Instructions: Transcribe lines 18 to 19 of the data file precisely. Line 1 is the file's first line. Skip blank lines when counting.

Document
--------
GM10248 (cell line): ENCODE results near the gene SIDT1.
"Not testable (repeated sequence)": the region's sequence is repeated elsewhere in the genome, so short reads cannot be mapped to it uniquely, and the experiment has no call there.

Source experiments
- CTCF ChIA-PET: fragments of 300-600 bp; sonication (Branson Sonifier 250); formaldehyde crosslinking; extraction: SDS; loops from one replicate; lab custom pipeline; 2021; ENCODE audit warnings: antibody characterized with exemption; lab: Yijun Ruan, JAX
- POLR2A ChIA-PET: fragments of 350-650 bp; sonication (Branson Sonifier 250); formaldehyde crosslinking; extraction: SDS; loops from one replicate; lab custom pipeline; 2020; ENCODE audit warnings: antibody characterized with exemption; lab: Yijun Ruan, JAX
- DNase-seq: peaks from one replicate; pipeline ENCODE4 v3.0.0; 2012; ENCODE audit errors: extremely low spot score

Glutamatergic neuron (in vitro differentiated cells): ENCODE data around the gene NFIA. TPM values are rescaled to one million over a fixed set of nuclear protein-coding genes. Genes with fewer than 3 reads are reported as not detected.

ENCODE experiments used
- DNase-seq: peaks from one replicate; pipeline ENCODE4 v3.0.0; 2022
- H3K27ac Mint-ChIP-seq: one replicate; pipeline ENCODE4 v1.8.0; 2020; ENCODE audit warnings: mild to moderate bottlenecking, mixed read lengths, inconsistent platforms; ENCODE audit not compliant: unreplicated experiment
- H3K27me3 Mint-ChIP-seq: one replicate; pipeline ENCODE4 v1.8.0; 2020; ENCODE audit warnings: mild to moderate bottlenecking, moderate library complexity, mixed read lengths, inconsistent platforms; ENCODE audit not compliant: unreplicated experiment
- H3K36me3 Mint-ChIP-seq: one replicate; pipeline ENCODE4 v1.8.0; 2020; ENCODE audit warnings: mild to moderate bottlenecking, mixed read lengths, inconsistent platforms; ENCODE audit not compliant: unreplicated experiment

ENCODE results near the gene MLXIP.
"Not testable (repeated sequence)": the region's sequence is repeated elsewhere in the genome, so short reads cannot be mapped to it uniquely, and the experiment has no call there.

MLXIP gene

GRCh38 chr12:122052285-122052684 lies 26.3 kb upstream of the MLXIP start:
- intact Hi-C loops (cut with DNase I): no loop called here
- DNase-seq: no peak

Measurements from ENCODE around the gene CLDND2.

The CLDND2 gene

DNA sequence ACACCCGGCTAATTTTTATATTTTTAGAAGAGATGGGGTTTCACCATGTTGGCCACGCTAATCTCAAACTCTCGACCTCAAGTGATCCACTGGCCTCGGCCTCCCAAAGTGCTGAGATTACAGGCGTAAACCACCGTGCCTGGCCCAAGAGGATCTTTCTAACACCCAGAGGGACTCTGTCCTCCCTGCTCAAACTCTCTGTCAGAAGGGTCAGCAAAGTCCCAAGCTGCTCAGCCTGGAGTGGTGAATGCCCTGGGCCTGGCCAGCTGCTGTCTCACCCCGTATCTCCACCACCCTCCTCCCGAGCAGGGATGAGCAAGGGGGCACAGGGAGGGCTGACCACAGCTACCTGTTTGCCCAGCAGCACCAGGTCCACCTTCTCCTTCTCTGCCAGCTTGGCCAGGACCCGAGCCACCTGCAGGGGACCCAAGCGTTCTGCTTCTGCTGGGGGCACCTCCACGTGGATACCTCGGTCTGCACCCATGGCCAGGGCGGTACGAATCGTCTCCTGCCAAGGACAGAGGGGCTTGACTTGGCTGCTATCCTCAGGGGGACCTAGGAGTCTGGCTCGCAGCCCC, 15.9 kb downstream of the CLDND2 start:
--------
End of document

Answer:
- DNase-seq: no peak

Measurements from ENCODE around the gene CLDND2.